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Help Girls Fly And Achieve Other Fantastic Feats

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Kevin S. Barrow blogged an important announcement at Home of the Soul Cookie entitled “Sally Ride Science Fair Needs Presenters.” Specifically, women with expertise in engineering, mathematics, science, and technology are needed to lead hands-on workshops for girls and adults at the Sally Ride Science Festivals. The festival’s focus is:

5th-8th grade girls, trying to get them more interested in the fields of Science, Technology (all forms, inc. Computing), Engineering and Math, since they are so underrepresented in those fields at a professional level.

Presenter roles are pro bono but high profile. Also needed are sponsors to send one or more girls to the festivals. The $18 registration fee covers lunch, the street fair, workshops, and keynote speech. Street fair exhibitors, parents, teachers, and other interested adults are welcome to participate, too. As SallyRideFestivals.com describes:

The street fair has music, face painters, and about 30 booths and exhibits (for example: making slime, looking through telescopes). Some of the booths have giveaways; there are no vendors, but there is a merchandise booth with t-shirts, books and other items.

Dr. Sally Ride is a former astronaut and the first woman to orbit in space. Biographies such as Pioneering Astronaut Sally Ride: A Myreportlinks.Com Book (Space Flight Adventures and Disasters) by Henry M. Holden describe her exciting and illustrious nine-year career with NASA’s highly selective astronaut program. Dr. Ride now serves on the faculty of the University of California at San Diego and heads the California Space Institute.

Her concern about the lack of women scientists and engineers inspired her to found Sally Ride Science, whose mission is “empowering girls to explore the world of science — from astrobiology to zoology and everything in between!” The Sally Ride Science home page describes that its mission is accomplished: “Through our innovative science programs and our award-winning science publications, Sally Ride Science informs and inspires year round.”

The innovative Sally Ride Science Festivals and other Sally Ride Science Programs (which include Toy Challenges and Science Camps) are not just empowering, informative, and inspiring; they are downright fun! As Karen Flammer, senior vice president of Sally Ride Science and a research physicist at the University of California, San Diego described:

Girls get to see hundreds of other girls spending a weekend day at a festival to do math and science and engineering activities, and it’s in the context of a DJ playing music, it’s in the context of food. All the workshops are very fun, hands-on workshops. Somebody’s not standing up in front of the classroom lecturing to them. They’re actually letting them take DNA out of the strawberry or calculate the density of chocolate, so they can see that science is fun, and they can share it with their friends.

Valerie Kuklenskito adds, “Girl Power. There is chemistry there – and math, physics and biology, too.”

Moreover, participation can exponentially expand girls’ horizons, overcome peer pressure to “dumb themselves down,” and boost their self-esteem. The positive correlation between girls’ self-esteem and academic performance underscores why Sally Ride Science programs and publications are extremely valuable, even for girls who are not going to become rocket scientists. Says Flammer,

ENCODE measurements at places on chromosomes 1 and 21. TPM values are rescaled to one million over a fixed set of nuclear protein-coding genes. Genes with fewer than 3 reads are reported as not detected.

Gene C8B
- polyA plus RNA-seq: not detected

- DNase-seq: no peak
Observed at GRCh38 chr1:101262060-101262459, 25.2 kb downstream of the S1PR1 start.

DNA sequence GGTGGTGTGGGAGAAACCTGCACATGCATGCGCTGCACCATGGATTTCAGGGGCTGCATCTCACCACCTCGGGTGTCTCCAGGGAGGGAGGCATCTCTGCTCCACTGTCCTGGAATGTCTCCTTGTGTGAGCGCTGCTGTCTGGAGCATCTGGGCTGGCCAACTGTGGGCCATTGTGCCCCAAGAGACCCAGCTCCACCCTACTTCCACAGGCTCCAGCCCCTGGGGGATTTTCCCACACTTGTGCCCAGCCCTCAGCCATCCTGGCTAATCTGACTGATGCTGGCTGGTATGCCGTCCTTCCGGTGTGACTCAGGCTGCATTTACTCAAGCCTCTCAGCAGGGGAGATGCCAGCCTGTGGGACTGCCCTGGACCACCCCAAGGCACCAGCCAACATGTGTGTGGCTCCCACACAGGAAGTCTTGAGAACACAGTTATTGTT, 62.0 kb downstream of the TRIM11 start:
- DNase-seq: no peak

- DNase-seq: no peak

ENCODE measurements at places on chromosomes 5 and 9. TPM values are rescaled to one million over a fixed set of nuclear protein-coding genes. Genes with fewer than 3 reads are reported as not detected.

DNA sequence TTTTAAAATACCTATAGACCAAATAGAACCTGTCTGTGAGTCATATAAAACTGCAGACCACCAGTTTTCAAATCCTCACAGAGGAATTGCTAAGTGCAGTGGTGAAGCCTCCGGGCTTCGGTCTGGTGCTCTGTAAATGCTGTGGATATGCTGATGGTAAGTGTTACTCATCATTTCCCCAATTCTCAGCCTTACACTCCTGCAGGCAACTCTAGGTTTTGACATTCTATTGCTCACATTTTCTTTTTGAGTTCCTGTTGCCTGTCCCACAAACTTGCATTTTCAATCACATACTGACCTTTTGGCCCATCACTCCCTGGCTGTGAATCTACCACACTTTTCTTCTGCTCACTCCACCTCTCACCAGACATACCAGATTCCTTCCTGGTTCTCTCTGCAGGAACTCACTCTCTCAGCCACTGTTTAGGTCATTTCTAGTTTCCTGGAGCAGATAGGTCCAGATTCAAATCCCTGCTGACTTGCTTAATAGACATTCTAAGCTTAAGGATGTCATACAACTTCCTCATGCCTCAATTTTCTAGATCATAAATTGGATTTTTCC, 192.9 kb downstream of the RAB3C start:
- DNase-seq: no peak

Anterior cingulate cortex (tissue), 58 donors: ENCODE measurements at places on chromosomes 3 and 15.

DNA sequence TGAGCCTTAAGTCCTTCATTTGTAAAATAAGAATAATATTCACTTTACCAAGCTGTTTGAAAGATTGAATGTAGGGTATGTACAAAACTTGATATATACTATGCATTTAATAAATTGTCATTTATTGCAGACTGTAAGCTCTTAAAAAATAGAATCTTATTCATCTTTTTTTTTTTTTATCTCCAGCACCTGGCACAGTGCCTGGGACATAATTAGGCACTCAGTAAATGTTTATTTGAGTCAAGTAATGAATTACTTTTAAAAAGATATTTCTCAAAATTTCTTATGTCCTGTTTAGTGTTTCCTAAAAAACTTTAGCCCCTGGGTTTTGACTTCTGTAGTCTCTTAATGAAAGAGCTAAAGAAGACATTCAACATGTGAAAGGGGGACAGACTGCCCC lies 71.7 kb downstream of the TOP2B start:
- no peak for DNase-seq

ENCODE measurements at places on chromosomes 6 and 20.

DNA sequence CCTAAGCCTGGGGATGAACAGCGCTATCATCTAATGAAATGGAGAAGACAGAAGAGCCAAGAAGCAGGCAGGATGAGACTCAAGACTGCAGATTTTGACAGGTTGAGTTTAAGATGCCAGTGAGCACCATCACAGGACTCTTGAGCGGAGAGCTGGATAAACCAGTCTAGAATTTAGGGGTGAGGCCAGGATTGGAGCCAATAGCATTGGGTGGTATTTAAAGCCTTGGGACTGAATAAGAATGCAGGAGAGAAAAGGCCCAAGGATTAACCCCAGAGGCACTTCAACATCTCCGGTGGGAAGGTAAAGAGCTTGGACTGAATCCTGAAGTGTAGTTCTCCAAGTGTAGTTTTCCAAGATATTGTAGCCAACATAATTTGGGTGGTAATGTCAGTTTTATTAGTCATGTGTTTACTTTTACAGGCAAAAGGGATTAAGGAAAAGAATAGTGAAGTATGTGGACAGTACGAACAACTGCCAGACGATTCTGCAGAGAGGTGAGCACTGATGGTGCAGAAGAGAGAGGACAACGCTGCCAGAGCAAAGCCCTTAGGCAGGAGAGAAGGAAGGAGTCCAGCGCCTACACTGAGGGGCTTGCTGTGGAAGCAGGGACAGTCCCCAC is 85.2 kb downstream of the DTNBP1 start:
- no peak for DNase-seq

It certainly isn’t academic ability that’s causing the disproportionate number of girls and boys (in higher-level science classes). So what Sally Ride Science is trying to do with our workshops, our camps, our toy challenge competition, our publications is we are targeting girls, and we’re trying to show them how fun and interesting all these fields are, that you don’t have to be this typical geeky male to be a chemist or a biologist or engineer, that other girls also like doing what they’re doing.

Adult tracks at the Sally Ride Festivals teach educators, parents, and other significant grown-ups in girls’ lives how to encourage girls to reach for the stars – no matter what spheres they ultimately land in. Grown-ups can register to hear the keynote speaker, participate in the street fair along with the girls, learn at Discovery Workshops for Adults how to promote gender equity inside and outside of the classroom, and how to help girls benefit from science, math and technology resources. Teachers can also earn professional development credits.

The next Sally Ride Festival will be at the NASA Ames Research Center at Moffett Field on Sunday, May 21. Those interested in participating should contact Jennifer Kremer.

Now that you’ve heard, I hope that you will:

  • Spread the word about this and other Sally Ride Science initiatives.
  • Consider presenting at a Sally Ride Science Festival if you’re female and one of the above-mentioned fields is your forte.
  • Sponsor one or more girls to attend a Sally Ride Science Festival.
  • Encourage girls and parents, educators, street fair exhibitors, sponsors and other interested adults to participate.
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About Lisa Tolliver

  • Duane

    Lisa, I support the more general cause of getting people (not just girls) more interested in science. I have a few comments on your article, but, first, one simple question:

    Why is it important to get young girls interested in science? Women are indeed under-represented in science fields as a whole, but so what?